Spray Nozzle Hose Catching on Shutoff Handles


What is a good way to keep the spray nozzle hose that is under the sink from catching on the shutoff valve handles when you pull the hose up? Drives me crazy.
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Bruce wrote:

I used a piece of cardboard to make a "3 sided box" to contain the hose against the back of the cabinet.
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Similar, but I used the cardboard to cover the handles.
JohnN
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use a zip tie to hold the hose closer to something so that the loop doesn't hook around the handle.
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On Mar 2, 3:33 pm, snipped-for-privacy@yahoo.com wrote:

Thanks
JohnN
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wrap saran wrap over the handles to make them smoother. or, let stiff new spray hose relax its kinks by spraying hot water from it for a minute or as needed. or just let Her do the dishes. :)
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If enough room......you could cut a piece of PVC and use it as a channel. Leave the end where the hose meets the top of sink so the hose is guided into the PVC. Can screw the PVC into the rear of sink at around a 45 degree angle. What ya think? :-)
Dean
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wrote:

a screw into the sink? wouldn't that cause a leak?
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Only if done properly (BEG)
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Of course not..........into the framing / wall, or such................not the sink itself. Do we have to explain or word every detail precisely. Use your brain.
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replying to avid_hiker, Name wrote: I HATE nasty responses. Your responses were great until then. Use your sense.
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Name wrote:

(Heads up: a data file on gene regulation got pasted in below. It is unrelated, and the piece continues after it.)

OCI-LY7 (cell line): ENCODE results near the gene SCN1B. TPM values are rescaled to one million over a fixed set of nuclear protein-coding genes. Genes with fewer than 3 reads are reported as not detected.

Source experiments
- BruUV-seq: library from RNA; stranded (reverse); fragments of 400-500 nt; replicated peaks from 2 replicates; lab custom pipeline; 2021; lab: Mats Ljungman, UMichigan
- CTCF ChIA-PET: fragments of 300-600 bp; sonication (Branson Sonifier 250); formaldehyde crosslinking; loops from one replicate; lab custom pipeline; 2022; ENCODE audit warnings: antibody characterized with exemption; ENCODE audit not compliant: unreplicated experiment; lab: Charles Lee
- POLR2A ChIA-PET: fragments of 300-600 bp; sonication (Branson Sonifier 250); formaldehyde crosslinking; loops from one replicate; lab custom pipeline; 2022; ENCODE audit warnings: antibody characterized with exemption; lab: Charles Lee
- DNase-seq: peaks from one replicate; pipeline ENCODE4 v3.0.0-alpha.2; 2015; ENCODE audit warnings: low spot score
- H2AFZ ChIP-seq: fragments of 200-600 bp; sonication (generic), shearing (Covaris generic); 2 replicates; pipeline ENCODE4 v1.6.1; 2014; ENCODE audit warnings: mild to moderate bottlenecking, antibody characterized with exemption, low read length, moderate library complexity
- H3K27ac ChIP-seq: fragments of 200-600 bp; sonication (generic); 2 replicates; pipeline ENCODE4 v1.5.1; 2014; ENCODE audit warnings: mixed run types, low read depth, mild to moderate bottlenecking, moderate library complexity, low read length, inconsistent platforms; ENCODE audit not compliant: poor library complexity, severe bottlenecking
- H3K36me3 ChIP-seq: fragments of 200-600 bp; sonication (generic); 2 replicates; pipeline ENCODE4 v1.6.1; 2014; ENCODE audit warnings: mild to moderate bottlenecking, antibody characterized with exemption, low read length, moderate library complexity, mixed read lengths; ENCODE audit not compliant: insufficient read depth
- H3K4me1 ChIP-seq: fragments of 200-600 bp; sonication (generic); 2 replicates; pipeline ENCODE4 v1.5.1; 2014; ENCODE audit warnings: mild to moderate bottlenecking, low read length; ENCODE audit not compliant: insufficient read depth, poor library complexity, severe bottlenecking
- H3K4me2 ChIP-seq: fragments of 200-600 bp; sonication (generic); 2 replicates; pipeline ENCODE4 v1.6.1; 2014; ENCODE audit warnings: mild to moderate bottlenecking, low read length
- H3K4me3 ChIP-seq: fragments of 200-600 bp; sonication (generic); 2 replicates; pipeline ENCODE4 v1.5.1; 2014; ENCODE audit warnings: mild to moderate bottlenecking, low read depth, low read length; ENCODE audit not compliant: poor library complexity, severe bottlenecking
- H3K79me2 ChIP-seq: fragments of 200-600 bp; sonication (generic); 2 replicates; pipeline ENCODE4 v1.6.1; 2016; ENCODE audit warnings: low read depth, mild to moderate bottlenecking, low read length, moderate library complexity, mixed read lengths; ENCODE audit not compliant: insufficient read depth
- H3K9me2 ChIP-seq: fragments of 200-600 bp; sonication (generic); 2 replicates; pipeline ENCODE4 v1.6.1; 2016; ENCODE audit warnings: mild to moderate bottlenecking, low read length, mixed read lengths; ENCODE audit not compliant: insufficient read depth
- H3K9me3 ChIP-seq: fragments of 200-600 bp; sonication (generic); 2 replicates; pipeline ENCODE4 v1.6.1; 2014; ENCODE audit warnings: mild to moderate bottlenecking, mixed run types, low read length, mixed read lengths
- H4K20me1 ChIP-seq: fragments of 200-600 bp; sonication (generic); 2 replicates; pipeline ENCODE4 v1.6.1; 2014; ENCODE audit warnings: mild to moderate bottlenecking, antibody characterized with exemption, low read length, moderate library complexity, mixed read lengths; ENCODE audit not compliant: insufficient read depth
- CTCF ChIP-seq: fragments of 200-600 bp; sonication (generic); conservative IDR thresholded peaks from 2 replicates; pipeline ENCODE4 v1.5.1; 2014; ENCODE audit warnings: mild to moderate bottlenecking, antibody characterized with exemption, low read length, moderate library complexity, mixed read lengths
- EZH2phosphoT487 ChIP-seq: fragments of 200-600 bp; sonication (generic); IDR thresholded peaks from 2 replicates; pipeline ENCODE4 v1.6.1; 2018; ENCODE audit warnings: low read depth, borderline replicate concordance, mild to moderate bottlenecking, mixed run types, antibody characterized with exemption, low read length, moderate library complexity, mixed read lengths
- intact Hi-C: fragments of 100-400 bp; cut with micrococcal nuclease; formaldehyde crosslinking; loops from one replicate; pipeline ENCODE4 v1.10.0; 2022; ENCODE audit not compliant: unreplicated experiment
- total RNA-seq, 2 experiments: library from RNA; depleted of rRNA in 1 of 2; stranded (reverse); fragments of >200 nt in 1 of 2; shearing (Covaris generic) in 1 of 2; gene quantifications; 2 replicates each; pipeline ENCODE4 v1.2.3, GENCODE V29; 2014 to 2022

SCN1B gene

When will you damn homemoaner hub idiots learn to read posting dates ? That conversation was from NINE YEARS AGO !
--
Snag



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On Saturday, April 16, 2016 at 6:00:25 PM UTC-5, Terry Coombs wrote:

This post may be 9 years old but I have the same problem now and the ideas are very helpful. So thanks to "Name" for resurrecting the topic.
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Our builder used a 1" plastic cable clamp screwed to the back wall of the cabinet.
Jerry
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Bruce wrote:

I used a section of PVC pipe, but anything you can stick to the back wall would work - mailing tube, a corrugated box, a tin can with both ends cut off. I got exasperated every time I used the thing until it dawned on me that I just needed something long enough to keep the hose from looping around the shut-off. I used my favorite, silicone caulk, to stick the pipe to the wall, held with painter's tape until set.
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I ended up using a 2" electrical conduit clamp mounted between the hot and cold shutoff valves screwed to the back so it would not catch on the handles. Ran just the movable part of the hose behind the clamp. It was mounted high enough so that the loop would not snag the clamp.

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